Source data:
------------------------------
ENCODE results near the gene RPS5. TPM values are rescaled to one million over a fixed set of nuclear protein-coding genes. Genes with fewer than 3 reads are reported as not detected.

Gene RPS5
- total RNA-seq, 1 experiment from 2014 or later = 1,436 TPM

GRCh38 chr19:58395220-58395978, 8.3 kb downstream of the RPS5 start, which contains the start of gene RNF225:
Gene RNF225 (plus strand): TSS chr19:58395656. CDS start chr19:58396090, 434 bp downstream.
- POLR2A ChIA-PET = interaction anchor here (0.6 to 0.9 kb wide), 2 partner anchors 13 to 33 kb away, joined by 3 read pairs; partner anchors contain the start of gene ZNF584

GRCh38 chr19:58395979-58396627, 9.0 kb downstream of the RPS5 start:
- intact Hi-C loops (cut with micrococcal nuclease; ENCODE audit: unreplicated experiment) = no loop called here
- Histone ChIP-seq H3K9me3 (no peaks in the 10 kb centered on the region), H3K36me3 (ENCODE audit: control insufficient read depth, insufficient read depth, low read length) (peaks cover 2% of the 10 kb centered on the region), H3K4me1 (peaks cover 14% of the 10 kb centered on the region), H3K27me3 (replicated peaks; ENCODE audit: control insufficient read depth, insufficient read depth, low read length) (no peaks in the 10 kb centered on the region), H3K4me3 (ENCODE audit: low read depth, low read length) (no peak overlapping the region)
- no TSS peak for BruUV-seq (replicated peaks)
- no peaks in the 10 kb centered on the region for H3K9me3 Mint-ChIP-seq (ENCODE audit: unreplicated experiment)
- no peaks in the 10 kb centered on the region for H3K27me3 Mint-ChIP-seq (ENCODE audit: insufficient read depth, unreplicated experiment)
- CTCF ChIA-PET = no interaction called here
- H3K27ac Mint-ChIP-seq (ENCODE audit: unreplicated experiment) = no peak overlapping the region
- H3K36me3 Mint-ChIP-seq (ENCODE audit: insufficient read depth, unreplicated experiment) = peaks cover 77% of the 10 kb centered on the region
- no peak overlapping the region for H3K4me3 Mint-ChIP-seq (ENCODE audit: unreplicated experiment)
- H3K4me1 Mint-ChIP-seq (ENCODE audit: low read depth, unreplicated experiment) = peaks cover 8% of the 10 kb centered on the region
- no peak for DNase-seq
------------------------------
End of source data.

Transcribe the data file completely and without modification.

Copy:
ENCODE results near the gene RPS5. TPM values are rescaled to one million over a fixed set of nuclear protein-coding genes. Genes with fewer than 3 reads are reported as not detected.

Gene RPS5
- total RNA-seq, 1 experiment from 2014 or later = 1,436 TPM

GRCh38 chr19:58395220-58395978, 8.3 kb downstream of the RPS5 start, which contains the start of gene RNF225:
Gene RNF225 (plus strand): TSS chr19:58395656. CDS start chr19:58396090, 434 bp downstream.
- POLR2A ChIA-PET = interaction anchor here (0.6 to 0.9 kb wide), 2 partner anchors 13 to 33 kb away, joined by 3 read pairs; partner anchors contain the start of gene ZNF584

GRCh38 chr19:58395979-58396627, 9.0 kb downstream of the RPS5 start:
- intact Hi-C loops (cut with micrococcal nuclease; ENCODE audit: unreplicated experiment) = no loop called here
- Histone ChIP-seq H3K9me3 (no peaks in the 10 kb centered on the region), H3K36me3 (ENCODE audit: control insufficient read depth, insufficient read depth, low read length) (peaks cover 2% of the 10 kb centered on the region), H3K4me1 (peaks cover 14% of the 10 kb centered on the region), H3K27me3 (replicated peaks; ENCODE audit: control insufficient read depth, insufficient read depth, low read length) (no peaks in the 10 kb centered on the region), H3K4me3 (ENCODE audit: low read depth, low read length) (no peak overlapping the region)
- no TSS peak for BruUV-seq (replicated peaks)
- no peaks in the 10 kb centered on the region for H3K9me3 Mint-ChIP-seq (ENCODE audit: unreplicated experiment)
- no peaks in the 10 kb centered on the region for H3K27me3 Mint-ChIP-seq (ENCODE audit: insufficient read depth, unreplicated experiment)
- CTCF ChIA-PET = no interaction called here
- H3K27ac Mint-ChIP-seq (ENCODE audit: unreplicated experiment) = no peak overlapping the region
- H3K36me3 Mint-ChIP-seq (ENCODE audit: insufficient read depth, unreplicated experiment) = peaks cover 77% of the 10 kb centered on the region
- no peak overlapping the region for H3K4me3 Mint-ChIP-seq (ENCODE audit: unreplicated experiment)
- H3K4me1 Mint-ChIP-seq (ENCODE audit: low read depth, unreplicated experiment) = peaks cover 8% of the 10 kb centered on the region
- no peak for DNase-seq